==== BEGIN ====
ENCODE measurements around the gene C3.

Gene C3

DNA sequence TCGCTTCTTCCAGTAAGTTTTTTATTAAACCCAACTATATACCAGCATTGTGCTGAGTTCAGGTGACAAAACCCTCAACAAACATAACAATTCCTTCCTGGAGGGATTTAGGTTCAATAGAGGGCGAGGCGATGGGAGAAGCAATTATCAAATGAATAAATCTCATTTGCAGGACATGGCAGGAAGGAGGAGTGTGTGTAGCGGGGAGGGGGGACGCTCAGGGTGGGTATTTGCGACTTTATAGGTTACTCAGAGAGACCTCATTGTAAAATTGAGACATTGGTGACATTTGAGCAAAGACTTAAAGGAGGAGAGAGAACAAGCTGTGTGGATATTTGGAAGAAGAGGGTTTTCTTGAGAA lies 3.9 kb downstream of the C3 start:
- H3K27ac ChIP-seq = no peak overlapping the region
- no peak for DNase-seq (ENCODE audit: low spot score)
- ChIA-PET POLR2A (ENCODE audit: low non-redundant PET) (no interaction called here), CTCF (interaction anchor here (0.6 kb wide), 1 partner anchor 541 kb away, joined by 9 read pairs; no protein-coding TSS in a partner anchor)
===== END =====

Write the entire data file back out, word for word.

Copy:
ENCODE measurements around the gene C3.

Gene C3

DNA sequence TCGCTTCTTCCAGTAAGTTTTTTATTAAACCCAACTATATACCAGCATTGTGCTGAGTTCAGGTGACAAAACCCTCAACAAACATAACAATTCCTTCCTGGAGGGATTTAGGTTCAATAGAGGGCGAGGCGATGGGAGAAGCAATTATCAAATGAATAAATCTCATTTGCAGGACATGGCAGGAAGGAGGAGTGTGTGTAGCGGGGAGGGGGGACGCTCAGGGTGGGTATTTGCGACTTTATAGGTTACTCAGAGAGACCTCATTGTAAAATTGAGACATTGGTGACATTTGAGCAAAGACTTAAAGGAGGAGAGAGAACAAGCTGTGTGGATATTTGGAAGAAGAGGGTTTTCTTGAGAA lies 3.9 kb downstream of the C3 start:
- H3K27ac ChIP-seq = no peak overlapping the region
- no peak for DNase-seq (ENCODE audit: low spot score)
- ChIA-PET POLR2A (ENCODE audit: low non-redundant PET) (no interaction called here), CTCF (interaction anchor here (0.6 kb wide), 1 partner anchor 541 kb away, joined by 9 read pairs; no protein-coding TSS in a partner anchor)